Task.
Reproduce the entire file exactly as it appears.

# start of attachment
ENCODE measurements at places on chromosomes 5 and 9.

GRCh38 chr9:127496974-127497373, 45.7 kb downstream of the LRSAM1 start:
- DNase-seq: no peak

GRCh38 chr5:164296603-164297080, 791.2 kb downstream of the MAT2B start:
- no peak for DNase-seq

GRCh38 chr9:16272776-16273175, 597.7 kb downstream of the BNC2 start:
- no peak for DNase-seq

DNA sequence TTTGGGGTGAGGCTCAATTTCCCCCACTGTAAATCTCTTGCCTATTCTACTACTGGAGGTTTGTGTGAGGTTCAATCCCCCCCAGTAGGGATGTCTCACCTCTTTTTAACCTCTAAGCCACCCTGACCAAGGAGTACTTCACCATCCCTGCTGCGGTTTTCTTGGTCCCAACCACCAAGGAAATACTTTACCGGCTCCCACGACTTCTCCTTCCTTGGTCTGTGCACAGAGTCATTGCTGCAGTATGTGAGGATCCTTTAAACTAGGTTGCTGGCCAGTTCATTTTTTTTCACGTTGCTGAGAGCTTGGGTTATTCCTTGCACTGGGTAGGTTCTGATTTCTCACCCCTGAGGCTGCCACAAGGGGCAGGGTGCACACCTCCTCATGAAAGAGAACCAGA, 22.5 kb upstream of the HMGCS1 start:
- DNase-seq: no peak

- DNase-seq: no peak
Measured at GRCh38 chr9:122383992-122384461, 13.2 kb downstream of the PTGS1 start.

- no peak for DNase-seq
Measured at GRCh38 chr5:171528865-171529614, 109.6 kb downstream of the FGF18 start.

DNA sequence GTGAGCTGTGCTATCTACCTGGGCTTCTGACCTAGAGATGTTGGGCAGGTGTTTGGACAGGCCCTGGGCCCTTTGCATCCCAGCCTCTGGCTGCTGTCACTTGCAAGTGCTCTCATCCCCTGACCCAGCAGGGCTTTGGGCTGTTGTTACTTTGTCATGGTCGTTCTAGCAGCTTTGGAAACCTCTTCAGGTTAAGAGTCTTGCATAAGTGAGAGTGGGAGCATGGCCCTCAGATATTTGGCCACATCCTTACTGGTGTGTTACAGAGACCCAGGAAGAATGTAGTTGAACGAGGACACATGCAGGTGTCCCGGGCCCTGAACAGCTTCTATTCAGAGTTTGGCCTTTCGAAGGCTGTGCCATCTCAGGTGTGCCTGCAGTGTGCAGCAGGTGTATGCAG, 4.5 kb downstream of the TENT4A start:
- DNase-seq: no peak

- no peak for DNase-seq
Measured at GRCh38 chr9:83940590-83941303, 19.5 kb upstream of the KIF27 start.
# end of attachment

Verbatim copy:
ENCODE measurements at places on chromosomes 5 and 9.

GRCh38 chr9:127496974-127497373, 45.7 kb downstream of the LRSAM1 start:
- DNase-seq: no peak

GRCh38 chr5:164296603-164297080, 791.2 kb downstream of the MAT2B start:
- no peak for DNase-seq

GRCh38 chr9:16272776-16273175, 597.7 kb downstream of the BNC2 start:
- no peak for DNase-seq

DNA sequence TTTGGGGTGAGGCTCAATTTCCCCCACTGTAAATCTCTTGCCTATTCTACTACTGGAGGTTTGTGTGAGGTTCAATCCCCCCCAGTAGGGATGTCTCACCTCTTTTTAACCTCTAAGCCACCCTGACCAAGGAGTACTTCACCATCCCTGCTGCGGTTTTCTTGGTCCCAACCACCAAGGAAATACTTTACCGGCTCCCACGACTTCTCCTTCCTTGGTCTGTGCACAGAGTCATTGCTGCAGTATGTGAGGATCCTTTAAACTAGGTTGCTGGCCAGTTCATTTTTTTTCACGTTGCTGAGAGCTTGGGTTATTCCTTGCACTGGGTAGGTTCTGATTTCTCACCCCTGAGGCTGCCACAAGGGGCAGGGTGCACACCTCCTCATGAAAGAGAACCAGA, 22.5 kb upstream of the HMGCS1 start:
- DNase-seq: no peak

- DNase-seq: no peak
Measured at GRCh38 chr9:122383992-122384461, 13.2 kb downstream of the PTGS1 start.

- no peak for DNase-seq
Measured at GRCh38 chr5:171528865-171529614, 109.6 kb downstream of the FGF18 start.

DNA sequence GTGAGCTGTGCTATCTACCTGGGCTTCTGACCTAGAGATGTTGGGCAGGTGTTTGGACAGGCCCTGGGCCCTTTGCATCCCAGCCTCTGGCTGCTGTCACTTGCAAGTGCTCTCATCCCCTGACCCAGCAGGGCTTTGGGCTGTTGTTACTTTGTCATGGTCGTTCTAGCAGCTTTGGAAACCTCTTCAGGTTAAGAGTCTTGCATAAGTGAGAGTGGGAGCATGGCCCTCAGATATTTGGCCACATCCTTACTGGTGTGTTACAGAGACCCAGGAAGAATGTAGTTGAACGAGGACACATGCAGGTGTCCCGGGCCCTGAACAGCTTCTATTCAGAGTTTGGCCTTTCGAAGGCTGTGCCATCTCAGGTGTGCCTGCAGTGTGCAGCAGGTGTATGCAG, 4.5 kb downstream of the TENT4A start:
- DNase-seq: no peak

- no peak for DNase-seq
Measured at GRCh38 chr9:83940590-83941303, 19.5 kb upstream of the KIF27 start.